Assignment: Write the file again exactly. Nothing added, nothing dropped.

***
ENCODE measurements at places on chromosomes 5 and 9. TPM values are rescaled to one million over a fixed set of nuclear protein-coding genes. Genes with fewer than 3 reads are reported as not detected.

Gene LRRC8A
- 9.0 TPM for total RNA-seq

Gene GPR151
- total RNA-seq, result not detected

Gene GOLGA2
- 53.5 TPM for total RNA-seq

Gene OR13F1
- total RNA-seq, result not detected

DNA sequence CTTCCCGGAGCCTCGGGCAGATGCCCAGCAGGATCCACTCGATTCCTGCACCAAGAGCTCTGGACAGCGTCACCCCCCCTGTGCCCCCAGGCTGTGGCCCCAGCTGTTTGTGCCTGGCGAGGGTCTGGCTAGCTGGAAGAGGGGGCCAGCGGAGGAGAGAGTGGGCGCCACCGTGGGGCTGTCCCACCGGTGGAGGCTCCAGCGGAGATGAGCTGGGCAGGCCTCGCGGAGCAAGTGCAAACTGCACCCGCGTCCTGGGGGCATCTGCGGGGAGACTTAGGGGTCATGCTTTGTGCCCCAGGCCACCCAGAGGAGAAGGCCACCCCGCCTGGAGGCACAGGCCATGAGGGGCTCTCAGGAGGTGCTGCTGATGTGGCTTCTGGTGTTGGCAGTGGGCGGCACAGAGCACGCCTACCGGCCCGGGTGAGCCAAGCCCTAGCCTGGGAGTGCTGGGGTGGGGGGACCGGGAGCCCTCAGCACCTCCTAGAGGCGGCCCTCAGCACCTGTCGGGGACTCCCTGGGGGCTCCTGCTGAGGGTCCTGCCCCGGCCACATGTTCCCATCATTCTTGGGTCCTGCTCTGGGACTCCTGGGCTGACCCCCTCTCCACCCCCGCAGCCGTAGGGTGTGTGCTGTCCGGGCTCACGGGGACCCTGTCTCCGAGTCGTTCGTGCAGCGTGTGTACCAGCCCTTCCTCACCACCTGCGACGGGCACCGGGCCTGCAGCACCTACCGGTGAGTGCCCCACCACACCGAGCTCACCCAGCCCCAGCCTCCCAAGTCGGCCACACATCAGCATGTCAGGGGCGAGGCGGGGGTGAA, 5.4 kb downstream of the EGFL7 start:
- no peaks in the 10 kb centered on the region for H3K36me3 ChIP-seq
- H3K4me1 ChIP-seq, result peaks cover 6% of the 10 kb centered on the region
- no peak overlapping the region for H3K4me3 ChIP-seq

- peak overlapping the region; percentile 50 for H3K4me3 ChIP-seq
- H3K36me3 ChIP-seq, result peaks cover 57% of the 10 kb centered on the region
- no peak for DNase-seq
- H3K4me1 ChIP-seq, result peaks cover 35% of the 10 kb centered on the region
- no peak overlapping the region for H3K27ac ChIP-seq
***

ENCODE measurements at places on chromosomes 5 and 9. TPM values are rescaled to one million over a fixed set of nuclear protein-coding genes. Genes with fewer than 3 reads are reported as not detected.

Gene LRRC8A
- 9.0 TPM for total RNA-seq

Gene GPR151
- total RNA-seq, result not detected

Gene GOLGA2
- 53.5 TPM for total RNA-seq

Gene OR13F1
- total RNA-seq, result not detected

DNA sequence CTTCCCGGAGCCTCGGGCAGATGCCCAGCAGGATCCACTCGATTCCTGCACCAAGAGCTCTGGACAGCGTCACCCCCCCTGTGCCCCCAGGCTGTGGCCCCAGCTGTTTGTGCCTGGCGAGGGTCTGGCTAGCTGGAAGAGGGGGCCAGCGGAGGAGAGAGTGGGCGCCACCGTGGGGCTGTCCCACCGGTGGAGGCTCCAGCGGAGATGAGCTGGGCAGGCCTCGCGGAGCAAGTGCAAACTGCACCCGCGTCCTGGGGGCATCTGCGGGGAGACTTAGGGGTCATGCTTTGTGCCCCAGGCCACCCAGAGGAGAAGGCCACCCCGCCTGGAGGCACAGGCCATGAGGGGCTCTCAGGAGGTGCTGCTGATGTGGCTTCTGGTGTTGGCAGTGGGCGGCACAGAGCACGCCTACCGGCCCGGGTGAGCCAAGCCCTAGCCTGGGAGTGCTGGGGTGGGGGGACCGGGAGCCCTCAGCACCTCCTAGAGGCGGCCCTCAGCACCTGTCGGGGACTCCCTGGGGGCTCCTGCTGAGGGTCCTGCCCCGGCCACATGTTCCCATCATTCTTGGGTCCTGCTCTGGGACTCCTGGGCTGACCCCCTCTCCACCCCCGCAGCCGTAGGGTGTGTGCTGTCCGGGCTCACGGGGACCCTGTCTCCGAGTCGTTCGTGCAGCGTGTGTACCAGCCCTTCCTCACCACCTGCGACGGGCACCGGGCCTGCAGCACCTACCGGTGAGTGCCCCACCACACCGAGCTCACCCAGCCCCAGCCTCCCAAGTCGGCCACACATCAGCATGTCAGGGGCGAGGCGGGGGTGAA, 5.4 kb downstream of the EGFL7 start:
- no peaks in the 10 kb centered on the region for H3K36me3 ChIP-seq
- H3K4me1 ChIP-seq, result peaks cover 6% of the 10 kb centered on the region
- no peak overlapping the region for H3K4me3 ChIP-seq

- peak overlapping the region; percentile 50 for H3K4me3 ChIP-seq
- H3K36me3 ChIP-seq, result peaks cover 57% of the 10 kb centered on the region
- no peak for DNase-seq
- H3K4me1 ChIP-seq, result peaks cover 35% of the 10 kb centered on the region
- no peak overlapping the region for H3K27ac ChIP-seq